The details of the original modifications and the constant changes that followed have been written about numerous times over the past 50-plus years, but the unique front suspension setup bears another description. Norm's variation on the suicide frontend has been copied often, but in the mid '50s it was unusual. Even Tommy Ivo (who adapted the design on his own famous Grabowski-inspired T) is still talking about it: "What Norm had was sort of a reverse suicide frontend. He had taken the radius rods ['40 Ford wishbones] and instead of running them from the axle back, he reversed them, cutting them off short right next to the axle, so that the axle was further forward rather than directly under the spring. That gave the car a 25 percent setback from the front spark plug to the front axle. In drag racing in the Street Rod class, you were only allowed a 10 percent setback. But the way he stuffed the motor up against the radiator—and with the suicide front end and reversed radius rods—nobody realized what it was. So I was hooked!" Ivo built the front end of his car the same way. "My T held records at all the tracks I raced at … until they booted me off the dragstrip."

When Norm installed the steering box, only to find out that he'd done it wrong and the turning was inverted, he drove it to Valley Custom Shop in Burbank, California, where Neil Emory and Clayton Jensen corrected the problem. Gary Emory, Neil's son and Clayton's nephew, was a kid at the time, but remembers Norm's frequent visits. "Norm would build the car and put things together, and bring it down to the shop where my dad and my uncle would do finish work on the car, making it fit right and cleaning it up."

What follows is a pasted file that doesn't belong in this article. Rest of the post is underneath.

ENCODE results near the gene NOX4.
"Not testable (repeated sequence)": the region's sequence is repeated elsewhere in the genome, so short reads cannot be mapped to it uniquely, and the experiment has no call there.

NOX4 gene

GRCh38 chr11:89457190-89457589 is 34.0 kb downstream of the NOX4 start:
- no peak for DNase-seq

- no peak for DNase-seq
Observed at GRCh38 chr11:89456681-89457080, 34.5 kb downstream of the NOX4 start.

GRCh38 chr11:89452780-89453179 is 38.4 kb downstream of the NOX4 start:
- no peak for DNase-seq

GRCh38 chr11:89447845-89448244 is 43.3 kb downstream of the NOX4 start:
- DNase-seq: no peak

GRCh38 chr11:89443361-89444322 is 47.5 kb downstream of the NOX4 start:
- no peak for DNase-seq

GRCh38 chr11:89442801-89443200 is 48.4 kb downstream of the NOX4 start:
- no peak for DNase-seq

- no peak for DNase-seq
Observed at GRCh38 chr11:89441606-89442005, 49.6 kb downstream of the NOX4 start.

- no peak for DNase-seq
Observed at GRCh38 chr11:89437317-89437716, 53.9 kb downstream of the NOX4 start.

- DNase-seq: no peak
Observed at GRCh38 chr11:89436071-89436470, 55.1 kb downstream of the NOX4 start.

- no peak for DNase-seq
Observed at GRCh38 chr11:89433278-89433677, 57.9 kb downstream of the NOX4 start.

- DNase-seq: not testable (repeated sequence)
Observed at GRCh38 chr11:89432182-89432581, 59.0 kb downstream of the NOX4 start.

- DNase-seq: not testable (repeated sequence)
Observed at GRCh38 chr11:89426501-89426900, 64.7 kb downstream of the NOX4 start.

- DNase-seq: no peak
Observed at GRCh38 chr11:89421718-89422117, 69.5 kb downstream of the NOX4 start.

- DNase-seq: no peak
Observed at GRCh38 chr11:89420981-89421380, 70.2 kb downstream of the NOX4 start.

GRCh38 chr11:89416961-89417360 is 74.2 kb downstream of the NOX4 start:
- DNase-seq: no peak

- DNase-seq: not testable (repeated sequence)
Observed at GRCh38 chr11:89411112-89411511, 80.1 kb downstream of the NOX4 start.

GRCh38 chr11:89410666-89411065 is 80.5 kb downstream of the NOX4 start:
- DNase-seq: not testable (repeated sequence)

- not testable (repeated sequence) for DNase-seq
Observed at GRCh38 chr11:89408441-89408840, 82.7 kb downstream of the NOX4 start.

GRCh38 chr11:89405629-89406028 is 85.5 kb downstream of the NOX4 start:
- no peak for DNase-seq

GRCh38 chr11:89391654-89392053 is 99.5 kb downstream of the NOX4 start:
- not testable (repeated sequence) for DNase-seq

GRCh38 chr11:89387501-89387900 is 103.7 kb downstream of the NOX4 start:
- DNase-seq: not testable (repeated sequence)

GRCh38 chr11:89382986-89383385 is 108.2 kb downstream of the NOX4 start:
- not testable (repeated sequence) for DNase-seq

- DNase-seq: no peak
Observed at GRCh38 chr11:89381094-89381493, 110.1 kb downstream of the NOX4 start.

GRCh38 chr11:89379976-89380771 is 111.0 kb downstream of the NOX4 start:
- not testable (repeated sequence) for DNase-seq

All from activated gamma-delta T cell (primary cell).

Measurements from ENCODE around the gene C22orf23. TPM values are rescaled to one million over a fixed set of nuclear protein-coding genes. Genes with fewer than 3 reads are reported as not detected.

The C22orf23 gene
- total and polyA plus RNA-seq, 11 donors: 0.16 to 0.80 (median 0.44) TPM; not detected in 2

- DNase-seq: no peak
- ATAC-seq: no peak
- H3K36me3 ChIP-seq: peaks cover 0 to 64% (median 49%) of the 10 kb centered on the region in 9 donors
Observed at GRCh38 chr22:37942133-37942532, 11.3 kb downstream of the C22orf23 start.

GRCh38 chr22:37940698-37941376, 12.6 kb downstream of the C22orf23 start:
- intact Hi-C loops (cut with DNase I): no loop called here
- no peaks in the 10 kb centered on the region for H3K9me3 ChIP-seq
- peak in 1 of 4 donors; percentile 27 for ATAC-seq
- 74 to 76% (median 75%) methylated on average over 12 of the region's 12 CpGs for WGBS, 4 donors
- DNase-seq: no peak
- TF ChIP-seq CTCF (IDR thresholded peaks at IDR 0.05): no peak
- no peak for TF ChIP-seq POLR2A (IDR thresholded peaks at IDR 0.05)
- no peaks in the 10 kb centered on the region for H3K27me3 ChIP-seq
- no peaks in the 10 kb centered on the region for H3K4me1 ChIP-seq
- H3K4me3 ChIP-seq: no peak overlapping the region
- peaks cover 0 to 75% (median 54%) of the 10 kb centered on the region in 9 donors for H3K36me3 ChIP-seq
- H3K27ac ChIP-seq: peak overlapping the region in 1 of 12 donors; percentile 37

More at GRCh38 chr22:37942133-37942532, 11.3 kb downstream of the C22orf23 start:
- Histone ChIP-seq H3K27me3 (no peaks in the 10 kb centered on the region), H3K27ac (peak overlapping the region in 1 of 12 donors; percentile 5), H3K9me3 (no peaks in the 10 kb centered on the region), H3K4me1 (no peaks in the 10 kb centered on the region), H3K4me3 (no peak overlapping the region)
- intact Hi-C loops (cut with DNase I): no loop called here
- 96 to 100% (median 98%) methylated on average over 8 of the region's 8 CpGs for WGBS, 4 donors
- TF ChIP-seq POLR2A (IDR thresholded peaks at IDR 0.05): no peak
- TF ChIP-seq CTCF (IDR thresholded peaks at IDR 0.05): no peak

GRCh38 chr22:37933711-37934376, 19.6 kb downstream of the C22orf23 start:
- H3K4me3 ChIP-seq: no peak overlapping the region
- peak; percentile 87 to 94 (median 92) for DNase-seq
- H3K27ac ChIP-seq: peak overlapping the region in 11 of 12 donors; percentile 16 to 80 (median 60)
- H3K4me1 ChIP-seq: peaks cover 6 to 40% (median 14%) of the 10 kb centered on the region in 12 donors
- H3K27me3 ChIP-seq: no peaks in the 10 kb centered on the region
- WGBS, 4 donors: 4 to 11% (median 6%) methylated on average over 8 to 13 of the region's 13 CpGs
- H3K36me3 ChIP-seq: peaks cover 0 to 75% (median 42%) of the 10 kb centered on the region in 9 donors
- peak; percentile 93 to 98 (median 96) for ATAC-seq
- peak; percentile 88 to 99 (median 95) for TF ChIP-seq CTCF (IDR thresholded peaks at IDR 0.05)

Gary also got an early taste of Norm's comical antics, especially his sound effects. Everyone who knew him has stories about his whistling skills and the crazy noises he could produce. "My dad and I would be working at the shop, and Norm would sneak up, lean over my dad's shoulder, and start making all kinds of jungle noises."

Automotive illustrator and close friend Darrell Mayabb described the Norm whistle. "It was something I've never heard anyone else do. It came from way down in his throat. He'd be talking and whistling at the same time." This would prove useful throughout Norm's life.

Norm entered the T in dozens of hot rod shows and won trophies at all of them. In October 1955 (after appearing at the Grand National Roadster Show in Oakland), the car showed up on the cover of Hot Rod magazine. Norm once told us it was known as the "Bad T", but the Hot Rod writer nicknamed it "Lighnin' Bug". By this time there couldn't have been a hot rodder in L.A. who wasn't familiar with Norm's T, whatever they called it. Norm was a regular at Bob's Drive-In in Toluca Lake and on the streets of Hollywood (not to mention his egg delivery route). The car was drawing crowds wherever it showed up, with the wild-acting hot rodder attracting as much attention as his wild-looking hot rod.

While this was taking place on the streets, things were changing at the Hollywood studios, where they'd started cranking out movies with youth-culture themes. The standard elements of these movies were young stars, beaches, rock 'n' roll music, and hot rods.